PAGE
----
Somewhere in one of the old IAR's ( International Audio Review ), Moncrieff covered quite a bit on the flaws of how "Redbook" cd was designed and how their "error correction" and / or "interpolation" techniques were far from all-encompassing. Then again, this was all newer technology at the time, so they were kind of winging it as they went along. As such, the potential for a newer, much better digitally based format is definitely there, especially if we learn from past mistakes and take advantage of the more recent technology that we have.

Germanboxer: As far as certain manufacturers supporting / slagging specific design attributes, did anyone ever expect a manufacturer to support a design / type of product that they themselves didn't already take advantage of? Would you expect a company that didn't use upsampling to say that upsampling was superior or a company that did use upsampling to say that the technology that they were using was a poor choice?

Bombay: Glad that you were able to see where i was coming from after further explanation. Hopefully, others could follow along here too.

As a side note, read the description of this DAC as listed on Agon. You'll see that the designer not only played with various types of filtering, but gave the end user the option to accomodate their personal preferences / system compatibility at the flip of a switch. Bare in mind that this unit was out long before Philips came out with their SACD 1000, which also gave users the options of various filter shaping and cut-off frequencies, etc... Sean
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Eldartford's sentence: "In Sean's explanation the second set of 20 dots in set B should not be random. Those dots should lie somewhere between the two dots adjacent to them".

is exactly correct. One possible location of "somewhere between" could be legitimately the midpoint. There is no problem with that at all. If the waveform looks smooth then what's the issue with that??? How, in the world, do you know that the waveform at this point in the CD is not supposed to be smooth?? There could be a consistently low volume passage or a consistently loud volume passage of 1 particular instrument that creates a smooth area. Entirely possible.

Anyway, the thing to remember in your 2nd example is that when you placed that "random" set of points, you were looking at the output of the digital estimation filter. The output of digital estimation filter is very deterministic & it is designer created. The o/p simply cannot be random - no way!! It lies "somewhere between" the actual sampled data points off the CD along a line determined by the algorithm of the digital estimation filter. This is that (digital) filter that creates all those signature sounds (like Wadia's house sound, Sim Audio's, dCS's, etc, etc) that many love & equally many hate.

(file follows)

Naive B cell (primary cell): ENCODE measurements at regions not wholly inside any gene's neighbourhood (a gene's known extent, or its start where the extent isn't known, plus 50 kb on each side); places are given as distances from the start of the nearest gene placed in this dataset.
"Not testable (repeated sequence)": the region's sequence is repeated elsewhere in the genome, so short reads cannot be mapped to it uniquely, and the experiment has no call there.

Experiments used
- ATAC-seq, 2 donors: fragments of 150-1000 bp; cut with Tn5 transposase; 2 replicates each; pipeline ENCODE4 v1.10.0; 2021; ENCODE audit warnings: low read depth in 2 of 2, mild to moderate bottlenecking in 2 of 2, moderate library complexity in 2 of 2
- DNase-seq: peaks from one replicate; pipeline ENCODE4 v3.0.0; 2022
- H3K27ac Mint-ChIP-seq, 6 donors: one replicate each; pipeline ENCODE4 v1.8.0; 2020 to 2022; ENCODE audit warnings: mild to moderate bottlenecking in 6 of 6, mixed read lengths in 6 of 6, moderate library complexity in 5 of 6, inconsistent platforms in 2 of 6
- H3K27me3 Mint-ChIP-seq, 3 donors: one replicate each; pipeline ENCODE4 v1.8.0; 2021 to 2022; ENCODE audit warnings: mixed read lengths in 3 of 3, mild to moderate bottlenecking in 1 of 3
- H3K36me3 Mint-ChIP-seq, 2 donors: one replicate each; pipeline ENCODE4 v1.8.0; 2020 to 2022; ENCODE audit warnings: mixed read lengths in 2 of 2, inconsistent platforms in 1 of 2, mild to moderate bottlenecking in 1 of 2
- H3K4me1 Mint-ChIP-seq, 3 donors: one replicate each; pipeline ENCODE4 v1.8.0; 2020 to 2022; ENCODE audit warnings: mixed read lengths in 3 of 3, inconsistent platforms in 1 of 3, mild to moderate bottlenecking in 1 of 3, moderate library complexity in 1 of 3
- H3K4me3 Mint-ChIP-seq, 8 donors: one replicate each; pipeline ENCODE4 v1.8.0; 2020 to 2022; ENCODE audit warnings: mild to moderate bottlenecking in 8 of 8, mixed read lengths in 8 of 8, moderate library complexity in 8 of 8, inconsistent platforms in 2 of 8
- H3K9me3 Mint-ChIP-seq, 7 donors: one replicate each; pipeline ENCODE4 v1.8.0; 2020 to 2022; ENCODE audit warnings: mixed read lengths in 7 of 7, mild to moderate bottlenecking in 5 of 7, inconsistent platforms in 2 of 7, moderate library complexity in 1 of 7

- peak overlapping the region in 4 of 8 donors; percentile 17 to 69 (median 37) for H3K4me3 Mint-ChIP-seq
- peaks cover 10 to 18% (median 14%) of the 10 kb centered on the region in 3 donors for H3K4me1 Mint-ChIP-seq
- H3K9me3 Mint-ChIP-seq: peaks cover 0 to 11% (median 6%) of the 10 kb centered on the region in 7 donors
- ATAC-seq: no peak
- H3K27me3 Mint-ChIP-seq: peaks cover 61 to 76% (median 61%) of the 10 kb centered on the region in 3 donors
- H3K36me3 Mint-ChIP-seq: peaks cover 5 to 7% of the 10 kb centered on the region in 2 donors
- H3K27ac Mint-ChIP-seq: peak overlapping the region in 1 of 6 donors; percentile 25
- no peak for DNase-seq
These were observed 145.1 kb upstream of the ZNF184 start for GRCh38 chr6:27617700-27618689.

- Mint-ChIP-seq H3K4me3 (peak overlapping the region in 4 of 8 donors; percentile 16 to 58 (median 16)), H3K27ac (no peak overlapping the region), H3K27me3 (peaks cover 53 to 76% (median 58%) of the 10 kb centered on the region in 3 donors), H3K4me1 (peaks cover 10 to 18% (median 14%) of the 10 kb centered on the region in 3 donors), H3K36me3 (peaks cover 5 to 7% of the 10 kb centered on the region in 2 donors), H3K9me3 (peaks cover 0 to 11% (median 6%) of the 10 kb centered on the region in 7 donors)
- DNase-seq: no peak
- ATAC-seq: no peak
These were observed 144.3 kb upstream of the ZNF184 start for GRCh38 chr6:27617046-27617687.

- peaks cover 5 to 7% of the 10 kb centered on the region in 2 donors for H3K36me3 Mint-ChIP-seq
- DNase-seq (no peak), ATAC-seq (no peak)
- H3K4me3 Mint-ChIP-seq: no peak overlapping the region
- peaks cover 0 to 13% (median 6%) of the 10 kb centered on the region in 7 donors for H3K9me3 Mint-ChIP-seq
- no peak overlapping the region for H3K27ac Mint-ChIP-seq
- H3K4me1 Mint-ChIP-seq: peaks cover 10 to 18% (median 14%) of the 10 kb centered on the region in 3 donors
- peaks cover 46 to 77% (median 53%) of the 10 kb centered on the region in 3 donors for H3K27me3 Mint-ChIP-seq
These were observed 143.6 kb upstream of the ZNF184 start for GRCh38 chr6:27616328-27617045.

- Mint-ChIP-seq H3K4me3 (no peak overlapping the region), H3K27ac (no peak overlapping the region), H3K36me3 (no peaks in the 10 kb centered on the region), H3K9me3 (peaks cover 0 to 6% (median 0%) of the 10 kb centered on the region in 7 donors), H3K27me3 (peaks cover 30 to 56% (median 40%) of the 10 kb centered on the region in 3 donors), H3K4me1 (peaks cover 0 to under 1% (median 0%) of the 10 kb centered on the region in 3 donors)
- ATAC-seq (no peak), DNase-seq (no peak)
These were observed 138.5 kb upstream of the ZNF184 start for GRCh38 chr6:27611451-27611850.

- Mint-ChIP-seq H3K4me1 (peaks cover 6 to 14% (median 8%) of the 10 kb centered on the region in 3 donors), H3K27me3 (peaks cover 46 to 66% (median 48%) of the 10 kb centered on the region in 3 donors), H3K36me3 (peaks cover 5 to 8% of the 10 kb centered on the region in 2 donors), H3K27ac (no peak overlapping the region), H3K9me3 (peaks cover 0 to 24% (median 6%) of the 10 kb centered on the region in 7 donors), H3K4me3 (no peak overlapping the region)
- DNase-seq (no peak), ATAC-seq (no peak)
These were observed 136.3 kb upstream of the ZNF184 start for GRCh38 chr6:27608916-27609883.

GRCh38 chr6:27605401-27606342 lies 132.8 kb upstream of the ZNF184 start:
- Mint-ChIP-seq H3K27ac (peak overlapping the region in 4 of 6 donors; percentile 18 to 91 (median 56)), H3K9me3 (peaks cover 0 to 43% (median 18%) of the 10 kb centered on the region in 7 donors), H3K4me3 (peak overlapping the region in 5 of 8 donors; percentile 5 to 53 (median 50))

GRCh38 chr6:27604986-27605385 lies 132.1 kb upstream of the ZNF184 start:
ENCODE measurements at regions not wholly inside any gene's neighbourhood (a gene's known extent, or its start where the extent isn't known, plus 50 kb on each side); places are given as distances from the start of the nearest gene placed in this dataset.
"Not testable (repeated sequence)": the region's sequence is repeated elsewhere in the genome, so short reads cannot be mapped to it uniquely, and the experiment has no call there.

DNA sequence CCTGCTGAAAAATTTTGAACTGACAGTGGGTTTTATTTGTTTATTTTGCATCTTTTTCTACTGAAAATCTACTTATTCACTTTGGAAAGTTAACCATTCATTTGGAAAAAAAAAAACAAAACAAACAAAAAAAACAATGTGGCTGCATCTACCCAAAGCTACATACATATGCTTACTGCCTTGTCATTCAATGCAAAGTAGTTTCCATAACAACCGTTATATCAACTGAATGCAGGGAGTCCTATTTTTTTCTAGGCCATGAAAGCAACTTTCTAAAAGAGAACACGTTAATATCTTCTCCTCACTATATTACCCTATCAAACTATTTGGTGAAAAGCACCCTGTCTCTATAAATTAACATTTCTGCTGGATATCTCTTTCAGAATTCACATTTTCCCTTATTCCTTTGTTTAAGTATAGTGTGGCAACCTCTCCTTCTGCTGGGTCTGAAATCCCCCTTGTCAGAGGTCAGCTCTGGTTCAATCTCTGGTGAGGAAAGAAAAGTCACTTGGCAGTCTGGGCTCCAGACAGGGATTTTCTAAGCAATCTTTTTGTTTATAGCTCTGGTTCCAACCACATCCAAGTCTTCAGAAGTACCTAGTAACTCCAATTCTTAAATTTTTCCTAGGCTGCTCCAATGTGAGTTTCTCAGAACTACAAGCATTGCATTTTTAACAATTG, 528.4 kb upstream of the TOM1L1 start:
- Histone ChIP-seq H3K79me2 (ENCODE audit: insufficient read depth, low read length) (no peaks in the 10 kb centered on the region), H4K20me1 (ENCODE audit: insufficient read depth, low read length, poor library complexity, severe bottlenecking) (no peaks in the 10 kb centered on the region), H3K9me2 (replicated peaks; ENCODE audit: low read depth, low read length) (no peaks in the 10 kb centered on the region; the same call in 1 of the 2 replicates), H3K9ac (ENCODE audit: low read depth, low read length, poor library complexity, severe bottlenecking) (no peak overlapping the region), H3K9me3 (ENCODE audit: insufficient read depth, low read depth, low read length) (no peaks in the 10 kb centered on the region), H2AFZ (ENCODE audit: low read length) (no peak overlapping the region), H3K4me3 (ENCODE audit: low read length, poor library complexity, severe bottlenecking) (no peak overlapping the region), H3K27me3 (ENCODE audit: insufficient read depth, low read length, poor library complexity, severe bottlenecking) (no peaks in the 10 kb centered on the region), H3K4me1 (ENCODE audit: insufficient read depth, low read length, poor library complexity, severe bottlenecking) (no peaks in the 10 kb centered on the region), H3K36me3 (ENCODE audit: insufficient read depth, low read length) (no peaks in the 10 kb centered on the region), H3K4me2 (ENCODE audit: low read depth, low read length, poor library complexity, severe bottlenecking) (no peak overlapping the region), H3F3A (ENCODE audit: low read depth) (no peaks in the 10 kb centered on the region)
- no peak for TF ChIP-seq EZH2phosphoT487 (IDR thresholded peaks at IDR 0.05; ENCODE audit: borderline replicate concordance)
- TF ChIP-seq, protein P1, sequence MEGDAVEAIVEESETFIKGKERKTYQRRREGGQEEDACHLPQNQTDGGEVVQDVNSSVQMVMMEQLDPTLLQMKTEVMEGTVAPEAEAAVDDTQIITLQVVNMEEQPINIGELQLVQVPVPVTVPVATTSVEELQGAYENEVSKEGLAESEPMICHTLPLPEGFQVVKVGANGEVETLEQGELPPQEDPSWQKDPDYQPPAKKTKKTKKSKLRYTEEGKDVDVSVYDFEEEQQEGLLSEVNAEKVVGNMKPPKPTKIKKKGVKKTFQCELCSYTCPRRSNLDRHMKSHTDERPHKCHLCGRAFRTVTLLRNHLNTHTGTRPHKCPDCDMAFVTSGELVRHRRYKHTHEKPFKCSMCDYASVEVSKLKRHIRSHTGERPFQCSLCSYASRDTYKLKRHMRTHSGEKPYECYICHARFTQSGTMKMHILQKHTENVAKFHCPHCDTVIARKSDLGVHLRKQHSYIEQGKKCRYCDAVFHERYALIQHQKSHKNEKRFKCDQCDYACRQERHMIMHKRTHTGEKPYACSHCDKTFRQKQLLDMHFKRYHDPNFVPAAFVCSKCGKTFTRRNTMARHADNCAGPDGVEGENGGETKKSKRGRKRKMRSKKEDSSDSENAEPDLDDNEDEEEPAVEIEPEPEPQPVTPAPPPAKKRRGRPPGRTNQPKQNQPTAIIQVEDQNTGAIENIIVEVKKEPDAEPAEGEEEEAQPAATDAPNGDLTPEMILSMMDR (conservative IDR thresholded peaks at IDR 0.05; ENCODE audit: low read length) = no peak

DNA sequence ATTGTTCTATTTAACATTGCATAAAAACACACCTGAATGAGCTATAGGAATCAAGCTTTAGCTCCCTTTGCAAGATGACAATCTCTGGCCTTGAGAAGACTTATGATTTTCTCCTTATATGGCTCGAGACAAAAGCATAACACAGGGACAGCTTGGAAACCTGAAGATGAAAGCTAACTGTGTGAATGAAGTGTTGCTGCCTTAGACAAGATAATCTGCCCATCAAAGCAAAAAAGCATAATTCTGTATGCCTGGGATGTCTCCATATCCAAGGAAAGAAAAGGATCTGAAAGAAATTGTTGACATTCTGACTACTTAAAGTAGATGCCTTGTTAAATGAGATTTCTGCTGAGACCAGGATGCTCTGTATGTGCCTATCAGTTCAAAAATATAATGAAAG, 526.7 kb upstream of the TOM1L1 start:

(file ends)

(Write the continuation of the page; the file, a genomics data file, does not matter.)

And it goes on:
In Eldartford's example, I think, that he used a smooth waveform only to illustrate the point. This is the way that it is usually introduced in DSP 101 classes. His particular example is pertains to oversampling. When he shows the repeating of numbers, he has considered a 12X oversampling & when he does the div-by-4, he is considering 4X oversampling. The div-by-4 most probably represents the digital FIR that follows any over (or up) sampling operation.
My only question here is why did the example consider an oversampling of 12X then later decimate to 4X?? Should have just started of with a 4X DAC. Anyway.....

You mentioned "error correction" for the 2nd time. Error correction in redbook CD playback has nothing to do w/ upsampling or oversampling. Error correction is NOT designed to correct the music written on the CD. It is designed to compensate for high-speed read & transmission of the bits where read errors will occur (owing to the high speed read operation). I think Eldartford's succinct explanation is exactly what error correction is all about. Any other idea of it is a mistaken impression.

I have read the recent upsampling verbose text by Moncrieff on IAR. IMHO, I have not read more bull**** anywhere that filled up so many pages. Very little of what he has written is correct. AFAIK, Moncrieff is very lost when it comes to up & oversampling. If you are taking your lessons from him, then I can see why you are mistaken too. Get hold of a DSP text (like Oppenheim & Schaeffer or Rabiner & Gold) & read that. You'll get the correct explanation of upsampling & oversampling.